John Lennon's early death crowned him with a sort of immortality that hasn't lessened to this day. A sort of immortality and communal mourning that is experienced by fans similar to the recent tragic deaths of Robin Williams, Muhammad Ali, Prince or David Bowie. Playwright James McLure has written his play using an ensemble of 9 characters who spend the day across the street from Lennon’s residence, the Dakota apartment building at the corner of 72nd Street and Central Park West. “Within this crowd that you see on stage are several groupings of people who represent different cross sections of American types,” said playwright James McClure.
Included are Brian, a young advertising executive (Andrew Wainscott of Mokena) and Fran, a “women’s libber” (Christy Carlson of Lockport) who had both been at Woodstock. A group of high school friends (Taylor Pakryfke of North Aurora, Michael Palermo of Westchester, Miguel Salazar of Crest Hill) who are seemingly more preoccupied with romantic entanglements. Morris, an elderly Jewish man (Keith White, Chair and Director of Theatre at Lewis University of Joliet) who mistakenly thinks that the murder victim was actor Jack Lemmon. Rounding out the cast is Laura, an urban black kid with a street-wise arrogance masking sensitivity (Taylore Cephas of Chicago), and 2 Vietnam Vets, Silvio (Jacob Rodriguez of Chicago) and Gately (Bradford Bingham of Chicago). Michael Bassett of Oak Park is directing the emotional realistic drama and explores the relationships that are sometimes humorous, sometimes moving, sometimes menacing.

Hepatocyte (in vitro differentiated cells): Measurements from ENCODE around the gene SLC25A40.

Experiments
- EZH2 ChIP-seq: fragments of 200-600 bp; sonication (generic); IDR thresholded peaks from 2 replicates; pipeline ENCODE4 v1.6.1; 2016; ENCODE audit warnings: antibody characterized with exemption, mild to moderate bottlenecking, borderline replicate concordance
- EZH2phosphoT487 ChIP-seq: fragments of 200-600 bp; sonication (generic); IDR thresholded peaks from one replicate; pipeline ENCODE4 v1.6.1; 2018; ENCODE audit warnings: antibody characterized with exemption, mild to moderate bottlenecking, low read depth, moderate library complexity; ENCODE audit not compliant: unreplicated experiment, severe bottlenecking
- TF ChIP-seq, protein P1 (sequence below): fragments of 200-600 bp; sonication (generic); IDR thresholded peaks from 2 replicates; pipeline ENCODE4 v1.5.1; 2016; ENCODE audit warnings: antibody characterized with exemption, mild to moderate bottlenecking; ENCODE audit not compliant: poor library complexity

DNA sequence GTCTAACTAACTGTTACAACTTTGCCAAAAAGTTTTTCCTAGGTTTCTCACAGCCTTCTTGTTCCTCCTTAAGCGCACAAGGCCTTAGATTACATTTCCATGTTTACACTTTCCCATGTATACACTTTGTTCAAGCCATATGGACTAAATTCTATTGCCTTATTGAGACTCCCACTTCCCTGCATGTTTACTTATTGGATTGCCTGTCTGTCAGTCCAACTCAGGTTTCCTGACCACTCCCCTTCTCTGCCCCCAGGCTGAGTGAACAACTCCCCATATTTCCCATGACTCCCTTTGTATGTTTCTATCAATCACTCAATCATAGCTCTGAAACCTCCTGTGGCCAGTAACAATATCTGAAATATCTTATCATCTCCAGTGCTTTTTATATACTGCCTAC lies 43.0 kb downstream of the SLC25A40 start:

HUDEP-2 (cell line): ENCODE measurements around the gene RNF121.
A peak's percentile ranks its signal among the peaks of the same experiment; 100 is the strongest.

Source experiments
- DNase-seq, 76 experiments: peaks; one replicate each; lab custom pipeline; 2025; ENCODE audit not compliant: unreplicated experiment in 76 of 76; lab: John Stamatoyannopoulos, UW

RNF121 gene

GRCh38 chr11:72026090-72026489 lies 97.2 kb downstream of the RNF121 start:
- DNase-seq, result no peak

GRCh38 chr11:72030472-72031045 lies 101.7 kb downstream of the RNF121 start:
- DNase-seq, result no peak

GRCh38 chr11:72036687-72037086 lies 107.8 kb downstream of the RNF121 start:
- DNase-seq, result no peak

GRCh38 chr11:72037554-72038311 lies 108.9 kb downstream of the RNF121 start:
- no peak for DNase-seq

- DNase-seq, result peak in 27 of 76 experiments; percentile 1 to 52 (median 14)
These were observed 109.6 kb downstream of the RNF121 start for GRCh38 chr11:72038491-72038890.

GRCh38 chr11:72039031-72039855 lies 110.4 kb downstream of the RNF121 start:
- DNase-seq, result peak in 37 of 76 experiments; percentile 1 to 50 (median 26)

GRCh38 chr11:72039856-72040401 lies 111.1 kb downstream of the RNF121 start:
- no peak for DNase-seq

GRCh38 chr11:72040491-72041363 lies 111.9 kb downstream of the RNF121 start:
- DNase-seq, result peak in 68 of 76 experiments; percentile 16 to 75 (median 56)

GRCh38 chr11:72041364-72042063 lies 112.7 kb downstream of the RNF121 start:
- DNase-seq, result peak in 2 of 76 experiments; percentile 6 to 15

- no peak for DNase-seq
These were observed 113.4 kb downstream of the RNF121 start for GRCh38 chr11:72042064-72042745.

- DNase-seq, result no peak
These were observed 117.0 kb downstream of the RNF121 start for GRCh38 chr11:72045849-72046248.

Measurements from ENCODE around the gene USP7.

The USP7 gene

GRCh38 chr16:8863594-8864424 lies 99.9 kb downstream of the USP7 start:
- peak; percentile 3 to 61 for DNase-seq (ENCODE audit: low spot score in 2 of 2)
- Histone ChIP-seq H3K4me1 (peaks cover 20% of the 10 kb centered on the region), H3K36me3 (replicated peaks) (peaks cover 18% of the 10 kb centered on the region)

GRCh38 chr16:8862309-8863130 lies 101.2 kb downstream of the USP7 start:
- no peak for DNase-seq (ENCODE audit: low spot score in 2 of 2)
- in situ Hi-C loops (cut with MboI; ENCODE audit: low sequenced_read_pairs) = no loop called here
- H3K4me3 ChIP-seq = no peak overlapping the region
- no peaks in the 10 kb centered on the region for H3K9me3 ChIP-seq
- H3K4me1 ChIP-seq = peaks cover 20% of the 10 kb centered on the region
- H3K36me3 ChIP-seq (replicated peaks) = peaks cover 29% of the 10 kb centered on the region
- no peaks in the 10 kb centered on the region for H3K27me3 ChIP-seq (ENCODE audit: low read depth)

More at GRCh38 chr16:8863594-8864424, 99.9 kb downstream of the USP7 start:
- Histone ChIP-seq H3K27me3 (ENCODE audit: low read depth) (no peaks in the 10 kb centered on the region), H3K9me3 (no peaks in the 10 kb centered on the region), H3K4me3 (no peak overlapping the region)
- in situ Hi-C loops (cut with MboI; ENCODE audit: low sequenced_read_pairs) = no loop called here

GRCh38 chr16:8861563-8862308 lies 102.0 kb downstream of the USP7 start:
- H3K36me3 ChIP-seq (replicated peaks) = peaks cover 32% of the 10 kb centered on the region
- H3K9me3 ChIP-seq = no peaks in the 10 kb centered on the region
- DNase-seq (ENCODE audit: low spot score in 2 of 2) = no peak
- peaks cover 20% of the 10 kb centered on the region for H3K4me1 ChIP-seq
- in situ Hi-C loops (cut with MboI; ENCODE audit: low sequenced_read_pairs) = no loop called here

Working behind the scenes are Adam Jezl-Sikorski of Burbank (stage manager and co-sound design), Natalia Bednarczyk of Burbank (assistant stage manager), Celeste Mackey of Joliet (costume design), Andrew Nelsen of Joliet (scenic and lighting design), Sean Gallagher of Mokena (properties), Grace Spindler of Palos Heights (properties assistant), Kevin Bukauski of Tinley Park (co-sound design and sound board operator), Eric Redmon of Yorkville (light board operator) and Dave Pomatto of Naperville (assistant technical director). Front-of-house staff is Michael Frale of Elk Grove Village (box office), Tyler Senjanin of Evergreen Park, Jessi Sheppard of Peotone and Conrad Sipiora of Chicago (house managers).
The play will run September 30-October 2 and October 6-9 and is recommended for patrons 16 years old and up. The evening performances are 8 p.m. and the Sunday matinees are 2:30 p.m. In addition, there is a 4 p.m. matinee performance on Saturday, October 8. Advanced tickets purchases are strongly encouraged. Ticket prices are $10 for adult and $9 for students and seniors. Lewis students pay $2 with an ID. For groups of 15 or more tickets are $8. Tickets are non-refundable. For more information, patrons can check out the PLT Website at www.lewisu.edu/plt, or call the box office (815) 836-5500 Monday through Friday from 1-4:30 p.m. The theatre is located on the Lewis University main campus, the Oremus Fine Arts Center on Route 53 in Romeoville.
by Daniel Sullivan and the Seattle Repertory Company
Directed by Keith White, Nov. 11-13 & Nov. 17-20, 2016